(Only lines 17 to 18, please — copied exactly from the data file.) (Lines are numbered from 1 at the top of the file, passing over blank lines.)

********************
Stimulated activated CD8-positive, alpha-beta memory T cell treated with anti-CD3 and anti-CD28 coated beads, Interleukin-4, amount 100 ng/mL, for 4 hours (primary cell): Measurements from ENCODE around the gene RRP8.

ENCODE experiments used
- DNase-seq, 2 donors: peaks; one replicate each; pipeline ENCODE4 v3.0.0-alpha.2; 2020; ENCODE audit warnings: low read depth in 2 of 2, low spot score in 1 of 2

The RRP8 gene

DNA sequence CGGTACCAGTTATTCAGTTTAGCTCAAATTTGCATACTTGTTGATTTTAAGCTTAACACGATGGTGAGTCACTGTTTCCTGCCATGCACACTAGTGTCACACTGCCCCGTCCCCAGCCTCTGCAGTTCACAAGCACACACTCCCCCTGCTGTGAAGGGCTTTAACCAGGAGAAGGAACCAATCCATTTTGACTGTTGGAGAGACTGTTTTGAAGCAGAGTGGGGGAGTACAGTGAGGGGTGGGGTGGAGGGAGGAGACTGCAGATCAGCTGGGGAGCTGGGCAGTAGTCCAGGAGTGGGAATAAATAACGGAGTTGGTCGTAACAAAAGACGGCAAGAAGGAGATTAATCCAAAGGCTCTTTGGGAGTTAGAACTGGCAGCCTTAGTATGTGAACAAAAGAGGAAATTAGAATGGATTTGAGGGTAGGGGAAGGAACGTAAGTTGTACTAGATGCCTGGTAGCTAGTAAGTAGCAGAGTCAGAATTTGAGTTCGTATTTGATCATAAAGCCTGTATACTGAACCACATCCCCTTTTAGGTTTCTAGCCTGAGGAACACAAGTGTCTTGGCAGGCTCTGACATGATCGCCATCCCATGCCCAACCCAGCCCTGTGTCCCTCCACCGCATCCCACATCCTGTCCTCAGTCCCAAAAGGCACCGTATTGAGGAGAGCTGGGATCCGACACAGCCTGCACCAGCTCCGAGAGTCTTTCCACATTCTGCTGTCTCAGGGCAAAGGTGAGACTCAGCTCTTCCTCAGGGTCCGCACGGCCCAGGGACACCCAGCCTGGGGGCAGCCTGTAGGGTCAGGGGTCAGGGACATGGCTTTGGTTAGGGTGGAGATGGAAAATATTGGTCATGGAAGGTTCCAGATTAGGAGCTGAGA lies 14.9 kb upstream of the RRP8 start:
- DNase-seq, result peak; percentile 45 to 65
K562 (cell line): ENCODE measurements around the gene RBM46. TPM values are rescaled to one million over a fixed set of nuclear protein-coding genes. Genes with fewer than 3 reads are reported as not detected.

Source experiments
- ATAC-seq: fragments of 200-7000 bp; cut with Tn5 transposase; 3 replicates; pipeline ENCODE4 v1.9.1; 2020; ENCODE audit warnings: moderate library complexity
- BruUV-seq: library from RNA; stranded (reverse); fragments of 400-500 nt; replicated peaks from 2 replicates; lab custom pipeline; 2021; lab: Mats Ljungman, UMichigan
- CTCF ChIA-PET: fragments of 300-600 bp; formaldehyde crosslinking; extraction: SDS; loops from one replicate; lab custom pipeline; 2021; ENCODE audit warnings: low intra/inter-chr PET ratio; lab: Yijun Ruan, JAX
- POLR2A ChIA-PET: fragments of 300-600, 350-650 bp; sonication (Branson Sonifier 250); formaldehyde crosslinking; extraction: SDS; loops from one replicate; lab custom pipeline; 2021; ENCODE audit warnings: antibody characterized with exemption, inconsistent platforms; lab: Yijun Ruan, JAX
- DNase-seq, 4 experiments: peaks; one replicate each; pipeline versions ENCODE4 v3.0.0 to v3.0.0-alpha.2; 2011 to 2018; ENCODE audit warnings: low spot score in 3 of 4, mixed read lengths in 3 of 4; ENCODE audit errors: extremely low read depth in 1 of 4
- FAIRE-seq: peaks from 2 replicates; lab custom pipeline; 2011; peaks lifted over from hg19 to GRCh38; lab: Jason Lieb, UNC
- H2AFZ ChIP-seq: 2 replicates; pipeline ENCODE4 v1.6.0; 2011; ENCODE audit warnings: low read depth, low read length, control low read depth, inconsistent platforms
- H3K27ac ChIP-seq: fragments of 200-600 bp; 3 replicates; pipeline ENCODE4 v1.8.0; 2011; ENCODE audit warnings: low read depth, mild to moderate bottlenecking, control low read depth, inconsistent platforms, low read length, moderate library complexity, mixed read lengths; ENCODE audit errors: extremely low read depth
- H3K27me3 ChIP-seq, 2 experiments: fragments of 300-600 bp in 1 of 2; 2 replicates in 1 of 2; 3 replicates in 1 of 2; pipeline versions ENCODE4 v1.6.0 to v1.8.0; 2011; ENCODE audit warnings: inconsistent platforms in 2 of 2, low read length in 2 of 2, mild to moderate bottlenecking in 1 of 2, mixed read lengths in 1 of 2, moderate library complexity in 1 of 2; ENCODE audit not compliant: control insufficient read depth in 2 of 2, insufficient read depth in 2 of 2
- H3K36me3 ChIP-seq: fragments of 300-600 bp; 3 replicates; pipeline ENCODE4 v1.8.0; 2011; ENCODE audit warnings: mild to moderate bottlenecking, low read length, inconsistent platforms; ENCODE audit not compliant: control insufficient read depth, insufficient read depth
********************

- H3K27me3 ChIP-seq, 2 experiments: fragments of 300-600 bp in 1 of 2; 2 replicates in 1 of 2; 3 replicates in 1 of 2; pipeline versions ENCODE4 v1.6.0 to v1.8.0; 2011; ENCODE audit warnings: inconsistent platforms in 2 of 2, low read length in 2 of 2, mild to moderate bottlenecking in 1 of 2, mixed read lengths in 1 of 2, moderate library complexity in 1 of 2; ENCODE audit not compliant: control insufficient read depth in 2 of 2, insufficient read depth in 2 of 2
- H3K36me3 ChIP-seq: fragments of 300-600 bp; 3 replicates; pipeline ENCODE4 v1.8.0; 2011; ENCODE audit warnings: mild to moderate bottlenecking, low read length, inconsistent platforms; ENCODE audit not compliant: control insufficient read depth, insufficient read depth